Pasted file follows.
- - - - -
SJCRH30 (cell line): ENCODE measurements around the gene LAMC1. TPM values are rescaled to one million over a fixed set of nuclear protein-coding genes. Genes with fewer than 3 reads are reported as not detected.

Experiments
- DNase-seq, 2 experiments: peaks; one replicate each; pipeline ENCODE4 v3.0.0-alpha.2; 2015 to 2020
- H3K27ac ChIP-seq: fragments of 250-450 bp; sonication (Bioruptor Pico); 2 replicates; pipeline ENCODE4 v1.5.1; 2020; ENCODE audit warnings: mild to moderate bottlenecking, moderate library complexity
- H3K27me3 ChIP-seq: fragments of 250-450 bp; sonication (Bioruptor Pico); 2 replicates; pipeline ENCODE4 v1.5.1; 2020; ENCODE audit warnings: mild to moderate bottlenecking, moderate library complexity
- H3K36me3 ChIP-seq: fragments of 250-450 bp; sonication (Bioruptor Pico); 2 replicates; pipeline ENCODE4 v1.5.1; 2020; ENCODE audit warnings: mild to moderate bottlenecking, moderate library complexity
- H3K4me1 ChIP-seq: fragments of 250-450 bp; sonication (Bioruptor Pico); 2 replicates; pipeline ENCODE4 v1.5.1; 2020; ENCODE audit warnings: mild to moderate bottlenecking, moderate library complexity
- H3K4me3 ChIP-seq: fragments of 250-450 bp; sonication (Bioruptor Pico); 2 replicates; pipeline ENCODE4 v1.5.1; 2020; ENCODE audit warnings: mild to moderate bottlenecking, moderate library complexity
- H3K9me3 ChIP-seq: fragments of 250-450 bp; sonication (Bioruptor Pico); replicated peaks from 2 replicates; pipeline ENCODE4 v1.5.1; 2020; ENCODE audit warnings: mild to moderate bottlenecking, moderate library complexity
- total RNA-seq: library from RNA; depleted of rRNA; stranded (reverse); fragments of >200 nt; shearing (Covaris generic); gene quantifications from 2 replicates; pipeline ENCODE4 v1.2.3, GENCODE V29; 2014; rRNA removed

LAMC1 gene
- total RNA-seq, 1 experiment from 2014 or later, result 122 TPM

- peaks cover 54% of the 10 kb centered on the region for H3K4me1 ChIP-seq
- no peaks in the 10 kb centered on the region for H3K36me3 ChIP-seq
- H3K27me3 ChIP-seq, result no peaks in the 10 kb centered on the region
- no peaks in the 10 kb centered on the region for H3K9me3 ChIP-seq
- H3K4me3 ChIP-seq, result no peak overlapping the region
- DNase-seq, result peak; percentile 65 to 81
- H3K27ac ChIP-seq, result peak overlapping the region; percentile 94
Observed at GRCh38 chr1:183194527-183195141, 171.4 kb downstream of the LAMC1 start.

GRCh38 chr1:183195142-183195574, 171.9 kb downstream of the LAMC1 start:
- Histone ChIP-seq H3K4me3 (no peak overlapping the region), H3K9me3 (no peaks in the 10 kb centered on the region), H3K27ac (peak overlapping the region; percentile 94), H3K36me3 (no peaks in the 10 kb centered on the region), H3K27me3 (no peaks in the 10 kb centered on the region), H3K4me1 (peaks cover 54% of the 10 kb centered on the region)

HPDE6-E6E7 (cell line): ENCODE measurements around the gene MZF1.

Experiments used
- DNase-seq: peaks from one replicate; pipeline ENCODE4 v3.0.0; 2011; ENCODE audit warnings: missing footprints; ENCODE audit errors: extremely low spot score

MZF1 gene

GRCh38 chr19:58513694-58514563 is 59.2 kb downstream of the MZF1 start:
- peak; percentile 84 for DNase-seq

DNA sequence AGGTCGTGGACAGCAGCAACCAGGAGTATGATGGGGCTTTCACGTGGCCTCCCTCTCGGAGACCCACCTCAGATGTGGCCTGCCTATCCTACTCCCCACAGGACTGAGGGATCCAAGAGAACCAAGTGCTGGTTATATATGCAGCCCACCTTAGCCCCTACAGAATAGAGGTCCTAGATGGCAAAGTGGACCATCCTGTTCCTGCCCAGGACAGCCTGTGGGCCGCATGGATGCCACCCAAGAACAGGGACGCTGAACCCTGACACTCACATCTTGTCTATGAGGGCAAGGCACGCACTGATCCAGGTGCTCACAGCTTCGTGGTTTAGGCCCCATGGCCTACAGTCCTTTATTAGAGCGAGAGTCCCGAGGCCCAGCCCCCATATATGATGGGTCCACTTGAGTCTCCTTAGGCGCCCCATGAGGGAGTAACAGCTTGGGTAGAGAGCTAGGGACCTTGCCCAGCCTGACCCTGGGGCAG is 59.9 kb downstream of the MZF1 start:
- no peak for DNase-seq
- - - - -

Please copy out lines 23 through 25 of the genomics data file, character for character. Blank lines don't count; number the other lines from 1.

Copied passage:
HPDE6-E6E7 (cell line): ENCODE measurements around the gene MZF1.

Experiments used
- DNase-seq: peaks from one replicate; pipeline ENCODE4 v3.0.0; 2011; ENCODE audit warnings: missing footprints; ENCODE audit errors: extremely low spot score